If You Wait, On the Strait…

…AND you know the proper trail to take; well, maybe you might not get skunked.

I would like to take some ownership of the phrase, “Lucky or Local.”  I’ve been both in the, wait, doing the math, um, carry the three, uh, 54 years since I started board surfing; and, while being a local isn’t as wonderful as it seems to someone stuck inland- I’m lying; it’s great- catching those little pockets of time and space and place non-locals miss- great.

It’s not like being a local isn’t without it’s  own frustrations; working at a house on the bluff above Stone Steps on a slippery-glass afternoon, knowing school is about to let out and the crowd will then include hyper-charged teens, seeing a car empty out four surfers who wouldn’t have gone to this particular peak if you weren’t on it.

It’s the Dawn Patrol syndrome. If you get somewhere first, say, and it’s good; it somehow seems more frustrating every time some new surfer or surfers paddle out. In the Last Light version, surfers are leaving, others hanging in until every little chop seems like a fin, another entity sharking the lineup.

The bigger frustration is, if you are a local, and you just can’t surf (the list of reasons is long- sickness, injury, work, work, work), you know exactly what you’re missing.

Exactly.

And, I should mention that, when I was a local in Pacific Beach, I wasn’t a local in Mission Beach, or Ocean Beach, or Sunset Cliffs, or Windansea; the status is pretty much non-transferable.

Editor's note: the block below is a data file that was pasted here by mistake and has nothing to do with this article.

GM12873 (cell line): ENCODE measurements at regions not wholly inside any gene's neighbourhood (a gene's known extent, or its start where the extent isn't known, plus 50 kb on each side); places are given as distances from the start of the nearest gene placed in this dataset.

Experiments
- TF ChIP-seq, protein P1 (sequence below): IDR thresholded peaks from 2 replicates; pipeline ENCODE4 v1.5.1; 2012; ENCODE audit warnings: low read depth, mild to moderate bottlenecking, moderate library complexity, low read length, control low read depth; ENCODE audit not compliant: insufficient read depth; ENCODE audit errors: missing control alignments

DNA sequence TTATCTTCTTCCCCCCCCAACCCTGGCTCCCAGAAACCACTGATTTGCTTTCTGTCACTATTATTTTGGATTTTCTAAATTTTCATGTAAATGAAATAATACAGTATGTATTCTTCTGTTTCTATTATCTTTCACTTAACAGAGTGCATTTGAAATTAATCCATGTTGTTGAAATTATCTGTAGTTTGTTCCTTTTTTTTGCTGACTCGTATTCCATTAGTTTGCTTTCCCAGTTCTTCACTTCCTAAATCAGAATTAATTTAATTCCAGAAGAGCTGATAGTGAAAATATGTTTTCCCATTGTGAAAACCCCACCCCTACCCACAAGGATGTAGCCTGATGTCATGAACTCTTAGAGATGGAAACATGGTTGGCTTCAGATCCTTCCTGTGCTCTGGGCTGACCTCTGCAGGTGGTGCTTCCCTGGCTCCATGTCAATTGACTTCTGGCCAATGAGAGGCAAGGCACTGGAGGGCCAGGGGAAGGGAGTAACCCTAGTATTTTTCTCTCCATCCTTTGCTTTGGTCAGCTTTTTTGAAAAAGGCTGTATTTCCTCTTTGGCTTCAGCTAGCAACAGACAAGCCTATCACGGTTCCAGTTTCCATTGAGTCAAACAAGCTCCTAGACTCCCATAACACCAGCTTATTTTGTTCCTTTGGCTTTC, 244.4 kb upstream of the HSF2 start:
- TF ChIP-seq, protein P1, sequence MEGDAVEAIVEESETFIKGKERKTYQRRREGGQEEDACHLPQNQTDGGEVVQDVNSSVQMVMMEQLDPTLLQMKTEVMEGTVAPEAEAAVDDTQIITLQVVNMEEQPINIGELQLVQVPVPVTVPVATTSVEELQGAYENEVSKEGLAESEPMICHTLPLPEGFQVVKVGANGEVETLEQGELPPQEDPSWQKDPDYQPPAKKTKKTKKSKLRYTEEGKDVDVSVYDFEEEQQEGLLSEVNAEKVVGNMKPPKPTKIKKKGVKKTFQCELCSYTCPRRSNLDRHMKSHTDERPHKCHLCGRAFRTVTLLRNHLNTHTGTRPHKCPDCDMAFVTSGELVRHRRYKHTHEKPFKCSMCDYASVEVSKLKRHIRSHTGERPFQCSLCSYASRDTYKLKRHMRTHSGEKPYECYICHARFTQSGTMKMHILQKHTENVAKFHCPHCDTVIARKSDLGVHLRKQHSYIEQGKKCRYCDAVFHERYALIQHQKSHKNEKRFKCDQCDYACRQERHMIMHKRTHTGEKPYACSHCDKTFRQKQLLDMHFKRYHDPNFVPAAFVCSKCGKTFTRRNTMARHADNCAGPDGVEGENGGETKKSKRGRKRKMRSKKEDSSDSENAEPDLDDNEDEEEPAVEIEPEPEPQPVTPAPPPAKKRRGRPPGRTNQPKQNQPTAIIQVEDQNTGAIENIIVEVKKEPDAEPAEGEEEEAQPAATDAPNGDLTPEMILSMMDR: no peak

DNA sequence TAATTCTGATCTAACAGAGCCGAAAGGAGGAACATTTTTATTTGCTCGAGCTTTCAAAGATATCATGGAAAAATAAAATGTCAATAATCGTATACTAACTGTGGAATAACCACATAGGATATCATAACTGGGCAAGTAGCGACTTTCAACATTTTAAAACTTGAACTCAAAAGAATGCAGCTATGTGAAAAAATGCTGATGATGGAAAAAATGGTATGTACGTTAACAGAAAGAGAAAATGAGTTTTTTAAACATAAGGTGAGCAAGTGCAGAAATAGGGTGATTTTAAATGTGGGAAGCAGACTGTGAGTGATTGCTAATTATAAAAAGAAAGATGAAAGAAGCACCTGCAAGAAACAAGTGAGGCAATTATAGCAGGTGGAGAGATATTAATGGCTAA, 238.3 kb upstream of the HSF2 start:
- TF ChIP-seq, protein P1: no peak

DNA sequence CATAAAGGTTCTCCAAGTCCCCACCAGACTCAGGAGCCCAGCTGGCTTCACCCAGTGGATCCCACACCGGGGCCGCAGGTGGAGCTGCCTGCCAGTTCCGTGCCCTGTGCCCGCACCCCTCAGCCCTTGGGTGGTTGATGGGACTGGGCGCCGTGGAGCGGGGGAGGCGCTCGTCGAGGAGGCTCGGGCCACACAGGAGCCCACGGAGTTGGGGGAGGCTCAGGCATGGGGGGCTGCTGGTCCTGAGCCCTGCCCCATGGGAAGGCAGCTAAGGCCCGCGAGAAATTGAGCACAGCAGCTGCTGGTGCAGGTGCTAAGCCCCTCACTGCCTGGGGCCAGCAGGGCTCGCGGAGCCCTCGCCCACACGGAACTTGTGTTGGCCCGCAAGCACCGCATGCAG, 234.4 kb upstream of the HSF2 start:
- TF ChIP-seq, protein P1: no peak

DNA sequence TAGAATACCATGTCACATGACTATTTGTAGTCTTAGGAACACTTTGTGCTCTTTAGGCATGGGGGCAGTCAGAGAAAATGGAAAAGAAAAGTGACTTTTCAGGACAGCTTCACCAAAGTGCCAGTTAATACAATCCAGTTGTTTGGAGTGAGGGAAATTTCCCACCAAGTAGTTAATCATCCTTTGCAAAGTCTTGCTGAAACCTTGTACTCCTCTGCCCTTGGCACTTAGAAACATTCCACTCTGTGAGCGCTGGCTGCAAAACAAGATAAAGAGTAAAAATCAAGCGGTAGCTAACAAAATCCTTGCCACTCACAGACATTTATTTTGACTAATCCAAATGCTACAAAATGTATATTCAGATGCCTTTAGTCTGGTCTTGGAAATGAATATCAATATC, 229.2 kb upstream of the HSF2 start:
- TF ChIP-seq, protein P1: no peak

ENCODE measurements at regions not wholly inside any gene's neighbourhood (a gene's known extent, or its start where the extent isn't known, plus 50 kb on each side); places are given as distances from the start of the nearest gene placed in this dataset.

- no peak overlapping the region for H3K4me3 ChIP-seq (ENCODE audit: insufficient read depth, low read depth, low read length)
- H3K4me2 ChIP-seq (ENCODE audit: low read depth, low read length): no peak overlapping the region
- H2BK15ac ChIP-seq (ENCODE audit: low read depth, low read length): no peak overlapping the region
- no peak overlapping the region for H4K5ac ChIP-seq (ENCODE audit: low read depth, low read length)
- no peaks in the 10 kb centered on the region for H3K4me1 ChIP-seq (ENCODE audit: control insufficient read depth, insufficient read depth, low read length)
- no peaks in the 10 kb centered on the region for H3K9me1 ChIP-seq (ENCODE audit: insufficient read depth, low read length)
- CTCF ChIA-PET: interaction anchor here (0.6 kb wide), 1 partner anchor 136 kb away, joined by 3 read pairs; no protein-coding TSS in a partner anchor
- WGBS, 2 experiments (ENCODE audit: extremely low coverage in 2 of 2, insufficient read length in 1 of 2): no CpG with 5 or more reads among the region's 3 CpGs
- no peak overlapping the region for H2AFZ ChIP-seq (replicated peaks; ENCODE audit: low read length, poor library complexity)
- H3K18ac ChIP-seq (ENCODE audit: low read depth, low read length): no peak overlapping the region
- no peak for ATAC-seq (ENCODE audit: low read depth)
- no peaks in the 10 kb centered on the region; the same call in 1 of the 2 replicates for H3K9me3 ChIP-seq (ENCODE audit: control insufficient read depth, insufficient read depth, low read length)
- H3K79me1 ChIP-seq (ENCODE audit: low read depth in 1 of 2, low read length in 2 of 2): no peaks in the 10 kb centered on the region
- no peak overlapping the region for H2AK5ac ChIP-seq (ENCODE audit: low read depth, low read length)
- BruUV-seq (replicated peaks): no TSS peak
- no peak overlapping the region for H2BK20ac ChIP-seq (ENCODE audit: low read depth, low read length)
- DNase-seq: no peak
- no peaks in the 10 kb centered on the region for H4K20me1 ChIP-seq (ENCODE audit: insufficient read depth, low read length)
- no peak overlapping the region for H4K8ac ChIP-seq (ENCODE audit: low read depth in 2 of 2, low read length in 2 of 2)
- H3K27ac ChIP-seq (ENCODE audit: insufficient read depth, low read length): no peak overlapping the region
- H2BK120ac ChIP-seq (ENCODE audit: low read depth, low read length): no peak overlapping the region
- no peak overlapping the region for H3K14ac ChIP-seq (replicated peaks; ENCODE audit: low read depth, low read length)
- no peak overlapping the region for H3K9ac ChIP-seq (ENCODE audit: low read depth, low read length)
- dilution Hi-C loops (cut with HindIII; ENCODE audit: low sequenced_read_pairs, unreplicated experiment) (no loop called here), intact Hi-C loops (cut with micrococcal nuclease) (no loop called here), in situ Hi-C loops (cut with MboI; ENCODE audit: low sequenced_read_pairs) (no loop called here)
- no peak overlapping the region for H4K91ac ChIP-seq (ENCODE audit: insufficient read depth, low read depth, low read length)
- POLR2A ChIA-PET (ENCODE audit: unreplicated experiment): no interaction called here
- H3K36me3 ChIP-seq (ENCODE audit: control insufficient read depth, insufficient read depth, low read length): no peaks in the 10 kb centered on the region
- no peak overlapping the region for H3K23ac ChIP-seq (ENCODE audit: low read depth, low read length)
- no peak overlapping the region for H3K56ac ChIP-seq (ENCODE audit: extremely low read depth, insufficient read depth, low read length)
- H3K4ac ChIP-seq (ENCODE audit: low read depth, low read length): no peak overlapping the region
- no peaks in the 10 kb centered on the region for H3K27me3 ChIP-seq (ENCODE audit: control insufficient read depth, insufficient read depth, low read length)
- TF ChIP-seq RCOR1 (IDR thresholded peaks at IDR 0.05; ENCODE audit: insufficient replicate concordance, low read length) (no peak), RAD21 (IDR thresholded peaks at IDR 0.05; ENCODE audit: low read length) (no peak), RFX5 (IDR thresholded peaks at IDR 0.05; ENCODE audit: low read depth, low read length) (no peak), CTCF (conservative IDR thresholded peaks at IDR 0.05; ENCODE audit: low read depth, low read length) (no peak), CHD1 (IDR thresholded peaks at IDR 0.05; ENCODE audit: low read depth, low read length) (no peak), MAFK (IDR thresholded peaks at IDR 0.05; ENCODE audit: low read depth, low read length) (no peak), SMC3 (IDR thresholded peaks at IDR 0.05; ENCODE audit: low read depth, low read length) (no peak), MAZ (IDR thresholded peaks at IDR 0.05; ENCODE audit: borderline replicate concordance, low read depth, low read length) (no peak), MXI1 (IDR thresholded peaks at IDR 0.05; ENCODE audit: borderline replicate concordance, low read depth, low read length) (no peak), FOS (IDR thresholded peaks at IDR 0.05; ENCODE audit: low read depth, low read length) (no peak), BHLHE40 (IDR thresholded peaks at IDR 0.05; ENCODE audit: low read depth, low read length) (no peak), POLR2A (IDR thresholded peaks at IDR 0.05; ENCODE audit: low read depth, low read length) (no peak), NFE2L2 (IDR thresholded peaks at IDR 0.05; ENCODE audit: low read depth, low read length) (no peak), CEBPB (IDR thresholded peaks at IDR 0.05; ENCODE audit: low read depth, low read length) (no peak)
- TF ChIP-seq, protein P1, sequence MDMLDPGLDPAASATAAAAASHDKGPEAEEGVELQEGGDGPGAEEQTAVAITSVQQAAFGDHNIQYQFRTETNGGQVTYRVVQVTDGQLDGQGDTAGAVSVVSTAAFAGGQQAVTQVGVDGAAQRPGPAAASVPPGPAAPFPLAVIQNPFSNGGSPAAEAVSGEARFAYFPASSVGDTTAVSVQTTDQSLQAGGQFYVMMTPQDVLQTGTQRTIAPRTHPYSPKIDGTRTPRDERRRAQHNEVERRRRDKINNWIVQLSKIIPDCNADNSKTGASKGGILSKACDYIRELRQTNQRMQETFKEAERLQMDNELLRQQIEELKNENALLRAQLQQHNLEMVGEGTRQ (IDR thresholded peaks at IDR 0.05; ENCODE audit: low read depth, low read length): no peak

I started writing this to, I must confess, complain about my latest skunking, in which the buoy readings at 5:30 were good enough to make a trip not seem utterly foolish, but deteriorated as I got closer. Result; I’m waiting in an empty pullout, with the weakest version of waves sort of wandering toward shore, shapelessly, aimlessly. “Maybe… after the tide bottoms out.” “Maybe the angle will improve.”

Or maybe not.

Anecdotally, I could have, using what I know of the fickle nature of the Strait and of the times I have found rideable waves on similar tide/angle/period/wind situations; scored.  That would have been great. Score.  I didn’t. I did do some waiting, then went to the time-honored surf routine of checking other spots.

Nope. I did see a group of women preparing to launch a large kayak, I did see pretty much every cop in Clallam County at a scene (pretty close to a sometimes-surf spot) where they arrested a suspect in a triple homicide, did check out another spot with Chimacum Tim (the only other surfer I saw on the Strait, other than a couple who left ten seconds after reaching a place on the trail where they could see there were no waves at a spot Tim and I were checking from the actual beach), who, trying to get some waves in on his soon-to-end vacation, insisted he was almost-sore from surfing the previous day.

“Yeah; should have been here…” Yesterday.

So, in one of the few zones where cell reception is possible, I rechecked the buoys. It was a definite ‘probably not,’ but the next buoy south… the angle… the tide would be better.

Double Skunk.

Rationalize. “It’s better than working.” “Next time… for sure.”

For sure. Next time.

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